July 10th, 2017 The sound of Frog’s head slamming against my grandmother’s coffee table is something I will remember for the rest of my life. I’ll remember it like I remember where I was on September 11th or the moments just before I heard my mother say, “Your father and I are getting a divorce.” Crisis moments. Traumatic events. I used to be good at those. And then I had Frog.
I mean ok, yes, I’ve always been prone to the dramatic. And yes, I’ve always been able to dissolve into tears ala Claire Danes on Homeland. But I’ve also stayed calm when I shouldn’t have. I remember being five-years-old and explaining to my little brother, who was three-years-old, what a divorce was while my mother nervously suggested that we all read a book together, as a family. I remember keeping the car steady while our fourteen-year-old husky, Lexie, died in the back seat. When my husband had shoulder surgery, I only cried after the doctor said his surgery was successful, not a moment before. But my cells have changed. Kermie has rearranged me, and my crisis management skills, into someone I don’t recognize.
I was only steps away when Frog hit his head. Just eight–maybe ten–steps away. My youngest step-daughter, E., was playing with Kermie on the couch and I had decided to take the opportunity go get a snack. A small, reasonable decision but one that I look back on and wonder about. The snack never happened because Frog turned himself over the Boppy baby pillow, off the couch, and into the side of the coffee table. He hit the right backside of his head which is probably what caused him to land in a seated position on the floor. E. caught him before his head hit the floor again.
Kermie’s face was red and twisted and screaming when E. handed him to me. He cries like me and Claire, an ugly cry. And I lost it. I began to vibrate with panic and adrenaline and an amount of fear I had never felt before. I bounced up and down and frantically said over and over that he was ok. I looked at E. Unlike Frog and I, E. was still and silent. She sat frozen in a kind of half-fetal position on the couch and fat tears plopped down her perfectly frozen face. Shit, I thought. I’m the only adult in this room.
That part–the being the adult in the room–I thought I’d gotten accustom to. I’ve been a step-mom for seven years and been in plenty of instances where I had to make a call. But still. As a step-parent, no matter how involved you are (and I am), you are not ultimately the one in charge. The biological parents, they have the final say. And sometimes, that can be frustrating. But I hadn’t realized until I became a biological mother that it was also comforting. Parenting with a safety net in a way. And that sounds silly. And maybe that isn’t even true. But before I had Frog, there was still the possibility that I could be just a stand-in adult or a kid in the room. There were rooms before (well I like to believe there were rooms before) where, if something went wrong, I would ultimately not be The One who will be held accountable for the outcome.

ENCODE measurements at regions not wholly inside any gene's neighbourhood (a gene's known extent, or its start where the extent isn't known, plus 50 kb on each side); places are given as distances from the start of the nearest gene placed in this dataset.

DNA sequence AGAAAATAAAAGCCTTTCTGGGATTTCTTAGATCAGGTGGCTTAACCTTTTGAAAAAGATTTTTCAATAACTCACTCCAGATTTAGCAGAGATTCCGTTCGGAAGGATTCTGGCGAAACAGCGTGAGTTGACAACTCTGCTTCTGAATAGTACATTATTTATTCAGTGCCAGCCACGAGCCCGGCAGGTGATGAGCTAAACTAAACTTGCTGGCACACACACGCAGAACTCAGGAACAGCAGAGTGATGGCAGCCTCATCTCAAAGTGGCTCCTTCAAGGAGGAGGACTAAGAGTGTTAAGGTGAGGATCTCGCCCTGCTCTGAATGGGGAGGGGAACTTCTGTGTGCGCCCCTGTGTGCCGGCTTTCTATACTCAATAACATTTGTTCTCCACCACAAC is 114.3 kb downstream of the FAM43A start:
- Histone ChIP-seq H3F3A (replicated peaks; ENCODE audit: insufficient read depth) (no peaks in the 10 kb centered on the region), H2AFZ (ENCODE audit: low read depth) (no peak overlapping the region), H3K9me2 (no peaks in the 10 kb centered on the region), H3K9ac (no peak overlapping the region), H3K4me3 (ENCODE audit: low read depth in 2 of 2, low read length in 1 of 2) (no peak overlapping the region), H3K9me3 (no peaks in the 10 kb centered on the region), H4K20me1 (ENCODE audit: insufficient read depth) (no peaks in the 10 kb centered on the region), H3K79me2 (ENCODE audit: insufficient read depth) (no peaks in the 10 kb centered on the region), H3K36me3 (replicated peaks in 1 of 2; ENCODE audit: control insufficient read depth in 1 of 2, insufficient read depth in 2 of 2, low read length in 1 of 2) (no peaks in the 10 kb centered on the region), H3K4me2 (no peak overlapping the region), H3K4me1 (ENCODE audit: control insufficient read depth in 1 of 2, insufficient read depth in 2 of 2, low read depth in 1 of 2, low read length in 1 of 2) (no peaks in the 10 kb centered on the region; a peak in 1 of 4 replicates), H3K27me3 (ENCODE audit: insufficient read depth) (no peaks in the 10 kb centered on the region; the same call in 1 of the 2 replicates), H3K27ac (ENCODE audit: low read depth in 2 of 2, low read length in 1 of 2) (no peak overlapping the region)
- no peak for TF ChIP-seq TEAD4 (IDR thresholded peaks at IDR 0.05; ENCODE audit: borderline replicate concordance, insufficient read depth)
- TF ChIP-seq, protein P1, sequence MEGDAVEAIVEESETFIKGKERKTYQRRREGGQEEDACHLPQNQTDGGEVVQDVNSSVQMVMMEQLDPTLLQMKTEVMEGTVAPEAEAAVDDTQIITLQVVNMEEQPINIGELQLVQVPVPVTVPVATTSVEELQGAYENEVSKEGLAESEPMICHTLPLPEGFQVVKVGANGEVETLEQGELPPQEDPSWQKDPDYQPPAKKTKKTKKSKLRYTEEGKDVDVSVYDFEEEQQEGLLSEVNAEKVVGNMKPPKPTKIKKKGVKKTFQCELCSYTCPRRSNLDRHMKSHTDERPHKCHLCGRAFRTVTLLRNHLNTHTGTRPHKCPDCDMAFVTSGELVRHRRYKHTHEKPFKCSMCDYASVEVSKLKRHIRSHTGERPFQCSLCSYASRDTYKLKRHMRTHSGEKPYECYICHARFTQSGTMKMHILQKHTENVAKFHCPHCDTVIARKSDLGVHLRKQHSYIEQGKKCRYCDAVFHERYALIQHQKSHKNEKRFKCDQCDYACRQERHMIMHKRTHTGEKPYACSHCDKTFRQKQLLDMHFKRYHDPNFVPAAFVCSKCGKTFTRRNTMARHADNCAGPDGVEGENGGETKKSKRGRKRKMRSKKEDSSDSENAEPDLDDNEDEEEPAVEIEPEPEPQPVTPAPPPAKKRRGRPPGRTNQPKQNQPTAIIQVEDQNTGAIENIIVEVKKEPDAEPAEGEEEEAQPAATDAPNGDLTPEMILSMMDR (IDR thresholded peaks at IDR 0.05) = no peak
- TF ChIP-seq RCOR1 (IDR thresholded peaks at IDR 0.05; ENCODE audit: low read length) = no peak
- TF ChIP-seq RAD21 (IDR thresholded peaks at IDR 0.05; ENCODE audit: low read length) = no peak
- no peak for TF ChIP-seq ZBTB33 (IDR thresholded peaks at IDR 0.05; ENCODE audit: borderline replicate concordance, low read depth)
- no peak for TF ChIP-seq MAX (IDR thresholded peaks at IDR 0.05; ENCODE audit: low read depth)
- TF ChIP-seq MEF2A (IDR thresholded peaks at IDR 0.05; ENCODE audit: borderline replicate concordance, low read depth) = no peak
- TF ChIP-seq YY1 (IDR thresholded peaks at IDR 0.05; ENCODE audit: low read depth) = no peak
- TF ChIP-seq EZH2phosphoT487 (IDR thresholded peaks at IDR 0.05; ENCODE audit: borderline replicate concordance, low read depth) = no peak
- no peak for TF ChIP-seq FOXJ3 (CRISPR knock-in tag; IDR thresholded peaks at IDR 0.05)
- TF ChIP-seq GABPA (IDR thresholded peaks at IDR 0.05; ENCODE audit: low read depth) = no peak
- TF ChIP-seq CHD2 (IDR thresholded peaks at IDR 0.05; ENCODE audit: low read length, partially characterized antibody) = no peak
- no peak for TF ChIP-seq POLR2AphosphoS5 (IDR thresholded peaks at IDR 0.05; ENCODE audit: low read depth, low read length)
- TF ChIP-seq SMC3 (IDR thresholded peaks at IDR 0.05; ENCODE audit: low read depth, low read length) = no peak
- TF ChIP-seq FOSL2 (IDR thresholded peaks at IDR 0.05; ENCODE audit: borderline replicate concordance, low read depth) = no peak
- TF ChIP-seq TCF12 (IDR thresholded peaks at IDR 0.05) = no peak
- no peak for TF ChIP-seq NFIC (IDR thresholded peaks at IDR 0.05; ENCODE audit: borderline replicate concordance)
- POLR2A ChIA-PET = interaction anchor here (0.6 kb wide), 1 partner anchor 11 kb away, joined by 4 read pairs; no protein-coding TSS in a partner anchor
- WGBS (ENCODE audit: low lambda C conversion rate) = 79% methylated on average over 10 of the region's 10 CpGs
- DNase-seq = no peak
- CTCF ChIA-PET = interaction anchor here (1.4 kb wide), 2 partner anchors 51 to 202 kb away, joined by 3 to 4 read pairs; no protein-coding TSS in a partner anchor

But now, in every room, that’s me. Because Frog makes me. Because if something doesn’t go well, even if it has nothing to do with Frog, it affects him. Because I’m Da Mama. And the level of fear on E.’s face forced me to not just panic. What happened next was up to me. Bumpgate, 2017, aka My first real test of all this new adultness.
So I did exactly what any good, feminist adult does in this situation. I called my husband.
I calmly informed Sean that he was on the speaker phone because that’s the polite thing to do. I then assured him that everything was ok in a firm, authoritative voice. But, see Sean, Frog rolled off the couch and slammed his head against the coffee table and I heard it and it was really loud, like nothing I’ve ever heard before, and Kermie seems ok but maybe he isn’t and what do you think–ok. Perhaps calmly isn’t the right word…Or firm. Or authoritative.
Sean began to ask questions. What exactly happened? What Frog’s head looked like? How was Frog was acting? These questions are all very important, but not at all why I was calling.
“Sean, stop. What do I do now? Do I need to take him to the pediatrician? Do I need to call 911? Do I need to Google what to do when a six-month-old hits his head?”
“No,” Sean stated. “I think he’ll be ok.”
“Ok,” I said hurriedly. “Thanks.” Crisis averted because Sean said so. Now, we can move on with our day.
E. went upstairs to play Minecraft. Frog, who had stopped crying, was now ready to play. And I was ready for a break. So I put Baby Einstein on the TV and was just sitting down on the couch to stare at my son for the next hour when our home phone rang. It was Sean.
“Hey, sweetie,” he said.
“Hi,” I said, curtly.
“So after we got off the phone, I did some thinking and I called the 24-hour nurse line.”
“Great.” I was irritated now. This had been handled. He said everything was fine. And now, we’re rehashing. “What did they say.”
“Well, actually…” Sean said. “I have Nurse Daphne on the phone.”
“Oh,” I said, my voice softening into a polite tremor. “Hi Nurse Daphne.”
“Hi Melanie,” she said.
Psst! Do you want more Frog in your life? No problem!
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